About That Call for Civility in Political Discourse

There are some statements made by politicians and political activists that I hesitate to comment on, particularly when they are distasteful and/or include wording I wouldn’t ordinarily want to highlight in a blog devoted to Biblical principles. Yet there are times when I feel somewhat forced to say something. This is one of those times.

Two recent rants come readily to mind. The first emanated from Congresswoman Maxine Waters of California. In a speech just over two weeks ago, she railed against the Tea Party. Her precise words?

As far as I’m concerned, the Tea Party can to straight to hell.

Well, the positive side, I guess, is that she at least believes there is such a place. Or am I giving her too much credit for simply using typically inflamed rhetoric?

Civility is breaking out all over the place. Indiana congressman Andre Carson, about a week after Waters’s outburst, did his best to leave her heated rhetoric in the dust with the following analysis:

Some of these folks in Congress would love to see us [African Americans] as second-class citizens. Some of them in Congress right now of this Tea Party movement would love to see you and me . . . hanging on a tree.

This was a broadbrush swipe at a movement whose primary goal is to call the nation back to financial common sense. I’ve been around the Tea Party. I’ve spoken to these groups. Nothing I have ever seen or heard from them smacks of the least bit of racism. Yet when called upon to reflect on his statement and to consider whether he had gone too far, he said he would not take back his words.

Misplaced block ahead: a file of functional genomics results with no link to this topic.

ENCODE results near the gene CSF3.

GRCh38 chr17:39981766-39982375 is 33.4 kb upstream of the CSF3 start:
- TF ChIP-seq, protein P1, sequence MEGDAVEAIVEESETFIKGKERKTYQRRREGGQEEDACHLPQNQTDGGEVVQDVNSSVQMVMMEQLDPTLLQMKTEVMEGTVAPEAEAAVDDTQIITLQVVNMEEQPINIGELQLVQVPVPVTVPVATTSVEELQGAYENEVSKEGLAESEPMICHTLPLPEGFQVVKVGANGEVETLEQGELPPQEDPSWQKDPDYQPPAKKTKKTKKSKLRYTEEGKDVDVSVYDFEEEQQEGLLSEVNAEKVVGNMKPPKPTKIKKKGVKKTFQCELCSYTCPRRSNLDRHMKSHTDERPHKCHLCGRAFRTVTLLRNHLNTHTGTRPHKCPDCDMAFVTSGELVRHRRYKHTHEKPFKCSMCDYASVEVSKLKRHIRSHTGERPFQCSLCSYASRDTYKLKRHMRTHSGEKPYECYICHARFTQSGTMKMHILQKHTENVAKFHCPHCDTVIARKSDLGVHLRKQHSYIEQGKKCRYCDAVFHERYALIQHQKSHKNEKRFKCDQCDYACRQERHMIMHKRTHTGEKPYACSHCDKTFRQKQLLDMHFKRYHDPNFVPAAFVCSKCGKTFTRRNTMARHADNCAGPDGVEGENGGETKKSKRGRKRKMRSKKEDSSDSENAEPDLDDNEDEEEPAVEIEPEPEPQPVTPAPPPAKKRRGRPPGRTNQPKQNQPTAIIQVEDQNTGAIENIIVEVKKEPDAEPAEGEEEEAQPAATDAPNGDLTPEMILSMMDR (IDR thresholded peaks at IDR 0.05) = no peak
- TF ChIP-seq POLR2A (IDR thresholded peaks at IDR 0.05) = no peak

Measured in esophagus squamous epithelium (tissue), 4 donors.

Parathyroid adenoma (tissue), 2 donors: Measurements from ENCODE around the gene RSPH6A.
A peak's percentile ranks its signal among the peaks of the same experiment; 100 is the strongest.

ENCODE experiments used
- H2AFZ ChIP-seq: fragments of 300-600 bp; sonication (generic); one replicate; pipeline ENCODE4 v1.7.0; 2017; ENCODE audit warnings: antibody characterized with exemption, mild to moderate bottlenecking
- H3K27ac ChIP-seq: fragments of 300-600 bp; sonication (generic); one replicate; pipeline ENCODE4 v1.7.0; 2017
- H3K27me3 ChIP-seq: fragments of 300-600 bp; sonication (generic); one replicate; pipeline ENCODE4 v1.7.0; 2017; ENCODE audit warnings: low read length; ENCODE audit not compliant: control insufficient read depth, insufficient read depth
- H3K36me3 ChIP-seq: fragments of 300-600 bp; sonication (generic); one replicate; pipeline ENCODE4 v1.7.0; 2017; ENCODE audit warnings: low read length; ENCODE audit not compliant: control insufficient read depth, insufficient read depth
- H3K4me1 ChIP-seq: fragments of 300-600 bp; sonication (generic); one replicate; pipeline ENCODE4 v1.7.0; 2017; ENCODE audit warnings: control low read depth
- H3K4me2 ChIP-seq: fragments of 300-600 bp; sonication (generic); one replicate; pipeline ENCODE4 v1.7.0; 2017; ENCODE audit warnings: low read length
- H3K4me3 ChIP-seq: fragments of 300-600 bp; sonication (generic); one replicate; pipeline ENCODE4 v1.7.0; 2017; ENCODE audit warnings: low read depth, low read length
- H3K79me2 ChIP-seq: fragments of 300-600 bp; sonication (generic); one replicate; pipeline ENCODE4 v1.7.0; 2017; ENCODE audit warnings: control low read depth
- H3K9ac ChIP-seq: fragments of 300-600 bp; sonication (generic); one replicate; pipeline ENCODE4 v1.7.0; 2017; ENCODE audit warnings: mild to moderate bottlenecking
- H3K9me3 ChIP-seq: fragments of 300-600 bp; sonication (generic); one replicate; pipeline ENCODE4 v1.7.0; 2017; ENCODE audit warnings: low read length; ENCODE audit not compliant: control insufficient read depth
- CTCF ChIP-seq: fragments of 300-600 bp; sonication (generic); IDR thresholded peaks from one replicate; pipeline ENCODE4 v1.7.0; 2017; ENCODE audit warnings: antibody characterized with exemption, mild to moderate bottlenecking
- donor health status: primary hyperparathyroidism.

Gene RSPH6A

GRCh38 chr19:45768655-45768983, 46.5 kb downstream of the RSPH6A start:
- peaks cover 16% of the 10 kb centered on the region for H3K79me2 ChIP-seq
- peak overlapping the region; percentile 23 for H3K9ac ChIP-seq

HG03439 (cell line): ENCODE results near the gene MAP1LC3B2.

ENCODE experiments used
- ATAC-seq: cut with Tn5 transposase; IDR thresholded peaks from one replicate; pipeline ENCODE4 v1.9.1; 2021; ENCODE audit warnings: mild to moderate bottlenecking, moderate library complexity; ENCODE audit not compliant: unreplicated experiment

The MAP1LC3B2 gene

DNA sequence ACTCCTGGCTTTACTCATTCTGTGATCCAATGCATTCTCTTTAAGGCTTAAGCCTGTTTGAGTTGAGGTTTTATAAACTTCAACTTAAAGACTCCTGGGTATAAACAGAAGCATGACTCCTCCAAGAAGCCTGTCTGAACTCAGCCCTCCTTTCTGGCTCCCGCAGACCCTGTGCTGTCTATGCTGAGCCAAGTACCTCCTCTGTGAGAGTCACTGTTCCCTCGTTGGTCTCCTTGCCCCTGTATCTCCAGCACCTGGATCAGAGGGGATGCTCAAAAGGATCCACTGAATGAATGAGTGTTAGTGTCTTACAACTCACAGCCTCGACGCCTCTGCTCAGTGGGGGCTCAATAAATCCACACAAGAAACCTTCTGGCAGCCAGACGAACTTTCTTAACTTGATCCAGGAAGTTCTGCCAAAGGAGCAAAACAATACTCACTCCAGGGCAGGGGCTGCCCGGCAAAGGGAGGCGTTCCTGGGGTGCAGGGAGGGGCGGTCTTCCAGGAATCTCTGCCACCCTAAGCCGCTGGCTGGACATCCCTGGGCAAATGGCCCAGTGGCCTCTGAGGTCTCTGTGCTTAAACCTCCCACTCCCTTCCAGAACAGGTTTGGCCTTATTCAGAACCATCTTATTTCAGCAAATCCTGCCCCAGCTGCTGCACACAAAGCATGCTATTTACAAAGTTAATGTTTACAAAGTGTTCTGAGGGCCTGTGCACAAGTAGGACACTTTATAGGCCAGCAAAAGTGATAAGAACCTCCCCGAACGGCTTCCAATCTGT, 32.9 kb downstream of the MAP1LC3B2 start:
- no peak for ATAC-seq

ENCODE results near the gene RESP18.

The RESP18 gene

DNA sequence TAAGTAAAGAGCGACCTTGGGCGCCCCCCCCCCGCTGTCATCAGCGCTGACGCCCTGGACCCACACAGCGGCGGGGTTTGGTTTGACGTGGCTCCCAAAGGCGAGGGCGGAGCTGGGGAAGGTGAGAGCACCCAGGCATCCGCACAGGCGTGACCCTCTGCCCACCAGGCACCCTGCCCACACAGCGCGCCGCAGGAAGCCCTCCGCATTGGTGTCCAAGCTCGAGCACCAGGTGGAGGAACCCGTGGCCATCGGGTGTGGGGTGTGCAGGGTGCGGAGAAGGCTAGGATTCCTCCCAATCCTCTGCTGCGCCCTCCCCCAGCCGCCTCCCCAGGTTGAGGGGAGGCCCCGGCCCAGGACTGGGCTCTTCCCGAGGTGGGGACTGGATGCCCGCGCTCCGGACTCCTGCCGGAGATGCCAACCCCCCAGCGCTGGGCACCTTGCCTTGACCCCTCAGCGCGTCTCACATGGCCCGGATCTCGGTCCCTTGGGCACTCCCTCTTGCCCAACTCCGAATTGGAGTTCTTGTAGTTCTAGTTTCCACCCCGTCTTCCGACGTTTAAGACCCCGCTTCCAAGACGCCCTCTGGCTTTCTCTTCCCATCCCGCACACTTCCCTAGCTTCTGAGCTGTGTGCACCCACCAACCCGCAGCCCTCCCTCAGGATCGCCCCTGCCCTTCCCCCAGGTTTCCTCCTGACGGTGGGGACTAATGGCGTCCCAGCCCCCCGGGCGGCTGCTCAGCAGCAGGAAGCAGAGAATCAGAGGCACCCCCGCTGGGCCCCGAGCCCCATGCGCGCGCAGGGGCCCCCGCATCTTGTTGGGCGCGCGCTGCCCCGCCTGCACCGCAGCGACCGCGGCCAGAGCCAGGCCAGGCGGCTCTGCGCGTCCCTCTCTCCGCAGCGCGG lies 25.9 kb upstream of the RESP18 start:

Then there was Teamsters president James Hoffa, at a Labor Day rally where President Obama took the stage moments after Hoffa said the following about Tea Party/Republican members of Congress:

Let’s take these sons of bitches out and give America back to an America where we belong.

I have to give credit to a political commentator in the Los Angeles Times who responded in this way:

Let’s assume for a moment, that the son of the still-missing Teamster President Jimmy Hoffa, who was taken out somewhere once never to reappear, was not suggesting the enthusiastic union crowd start dating tea party members. The living Hoffa’s statement doesn’t seem to quite fit Democrat Obama’s past pleas for and promises of a new civility in the nation’s political discourse.

Does anyone recall the feigned outrage over Sarah Palin’s map of America that showed certain districts “targeted” in the 2010 congressional elections. Does anyone recall how she was unjustly blamed for the shooting of Gabrielle Giffords in Tucson last January? And finally, do we remember all the pious calls for civil discourse pouring from the lips of Democrat politicians? Well, I never took them seriously from the start. And now their hypocrisy is clearly revealed for all to see.

It is not hate speech to disagree publicly with this president’s policies. It is hate speech to tell one’s political opponents to go to hell, to threaten to take them out while using vulgarities to describe them, and to accuse them of wanting to lynch a race of people when there is no evidence of any such desire.

I agree with a call to civility in political discourse. But it can’t be one-sided. Both sides have to adhere to it.